MDOT rejects protest filed by losing bidder on I-495/I-270 project

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A consortium that failed to win the right to build High Occupancy Toll lanes in Montgomery County has lost its initial protest, Maryland Matters has learned.

The consortium, a group of firms that formed under the banner Capital Express Mobility Partners, filed a formal protest in March, after the Maryland Department of Transportation awarded the multi-billion dollar contract to a rival, Accelerate Maryland Partners (AMP).

In its filing, Capital Express Mobility Partners (CEMP) accused MDOT of “an unfair and unrealistic gaming” of its scoring system to benefit AMP.

The Accelerate group was led by Transurban, the transportation behemoth that built and owns a sprawling network of “managed lanes” in Northern Virginia, including large portions of the Capital Beltway (I-495).

Top executives from Transurban’s North American office, based in Tysons Corner, Va., accompanied Gov. Lawrence J. Hogan Jr. (R) on a 2019 trade mission to Australia, where he visited the firm’s global headquarters.

A top Hogan aide later left the administration to take a top post with Transurban to help coordinate the I-495/I-270 project.

Hogan announced plans to have a private sector firm finance and construct variably-priced toll lanes on the two frequently-congested highways in 2017. He and Virginia Gov. Ralph S. Northam (D) ceremoniously signed a “Capital Beltway Accord” two years later.

That “accord” would bring the two states together to reconstruct the American Legion Bridge, which spans the Potomac River.

Northam announced immediately that Virginia would use its existing contract with Transurban to handle its share of the project, fueling rampant speculation that Maryland would choose the Transurban-led consortium, AMP.

The award was announced on Feb. 18.

MDOT’s rejection of CEMP’s subsequent protest was contained in a letter to the consortium’s lead attorney, former Maryland Attorney General Douglas F. Gansler, and the group’s Austin, Texas-based project director, Rebecca Brooks. It was contained in a set of documents obtained by Maryland Matters in response to a Public Information Act request.

CEMP raised several issues in its filing. Chief among them was a complaint that AMP was judged to have submitted the best bid despite the removal of their original lead construction partner, Archer Western Construction.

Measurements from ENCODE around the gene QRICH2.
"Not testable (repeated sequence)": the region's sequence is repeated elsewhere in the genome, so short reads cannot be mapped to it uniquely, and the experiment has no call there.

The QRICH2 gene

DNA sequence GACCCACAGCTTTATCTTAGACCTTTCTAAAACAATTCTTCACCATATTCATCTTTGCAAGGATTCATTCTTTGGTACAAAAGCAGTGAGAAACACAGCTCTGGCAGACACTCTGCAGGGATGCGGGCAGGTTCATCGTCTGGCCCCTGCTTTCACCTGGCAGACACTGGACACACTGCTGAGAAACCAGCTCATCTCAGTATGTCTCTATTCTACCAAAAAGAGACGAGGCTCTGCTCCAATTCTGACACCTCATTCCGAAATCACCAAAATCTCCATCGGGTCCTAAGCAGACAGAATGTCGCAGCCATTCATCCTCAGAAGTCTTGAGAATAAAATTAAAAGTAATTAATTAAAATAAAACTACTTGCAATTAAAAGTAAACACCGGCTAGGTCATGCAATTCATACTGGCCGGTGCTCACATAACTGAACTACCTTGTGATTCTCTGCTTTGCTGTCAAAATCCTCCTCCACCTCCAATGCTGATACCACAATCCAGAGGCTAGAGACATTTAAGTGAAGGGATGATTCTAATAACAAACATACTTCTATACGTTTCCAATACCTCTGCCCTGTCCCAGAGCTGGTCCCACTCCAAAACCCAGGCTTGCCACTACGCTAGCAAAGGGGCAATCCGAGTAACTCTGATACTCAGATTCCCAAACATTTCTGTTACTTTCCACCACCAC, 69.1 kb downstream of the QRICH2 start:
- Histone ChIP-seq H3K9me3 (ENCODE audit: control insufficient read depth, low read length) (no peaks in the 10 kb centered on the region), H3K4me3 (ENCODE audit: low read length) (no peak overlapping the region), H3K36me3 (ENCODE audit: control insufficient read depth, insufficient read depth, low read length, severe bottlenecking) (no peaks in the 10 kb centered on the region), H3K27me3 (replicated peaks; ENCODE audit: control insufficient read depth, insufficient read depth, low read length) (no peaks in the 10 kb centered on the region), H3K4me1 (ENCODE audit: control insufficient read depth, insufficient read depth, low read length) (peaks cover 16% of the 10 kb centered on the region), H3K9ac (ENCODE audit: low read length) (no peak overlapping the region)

“That arbitrary and capricious action, unsupported by any competent evidence or market dynamics — as well as the arbitrary decision to permit Transurban and Macquarie Infrastructure Developments to substitute themselves as lead Contractor in place of Archer Western — great jeopardizes the Project’s delivery certainty, a fundamental feature of the procurement,” they wrote in their previously unreported appeal.

“This cannot possibly be the best value solution to the State.”

In addition, CEMP noted that their bid received a “technical rating” of “Good+.” AMP received a technical rating of “Good.”

In denying the protest, project manager and contracting officer Jeffrey T. Folden said that the evaluation team judged AMP to have a far superior “financial score,” 1,356 points versus 665 for CEMP and 800 for a third bidder, AccelerateMaryland Express Partners.

“The Evaluation Committee determined that AMP’s significantly higher financial proposal score outweighed the marginally higher technical rating of CEMP, making the AMP proposal the most advantageous offer to the State and the overall best value,” Folden wrote in his response to the protest.

“MDOT’s determination that AMP presented the proposal that was most advantageous to the State was consistent with the requirements of the [Request for Proposals], as well as MDOT’s technical and business judgment,” Folden added. “CEMP has failed to demonstrate that MDOT’s determination was arbitrary, capricious, unreasonable, or contrary to law, and its protest is denied.”

CEMP — a consortium led by Cintra Global, John Laing Investments Limited and Ferrovial Agroman U.S. Corp. — can appeal Folden’s decision to Transportation Secretary Greg Slater. He would then be required under the state’s P3 procurement rules to conduct an investigation and take witness testimony.

Gansler declined to comment on Monday and it could not immediately be learned whether the consortium intends to pursue an appeal.

Hogan, who is term-limited, leaves office in January, 2023. MDOT must submit its “pre-development” contract with AMP — for planning and design — to the Maryland Transportation Authority for approval, then provide state legislators, the comptroller and the treasurer 30 days to review it.

It would then go to the Maryland Board of Public Works for final approval, as would a subsequent agreement to build the first portion of the mammoth project, slated to include the bridge, the western-most portion of the Capital Beltway and the southern section of I-270.

The timeline for doing all this before Hogan leaves office is tight, and project advocates are hoping to avoid time-consuming appeals or litigation.

This article was written by WTOP’s news partners at Maryland Matters and republished with permission. Sign up for Maryland Matters’ free email subscription today.

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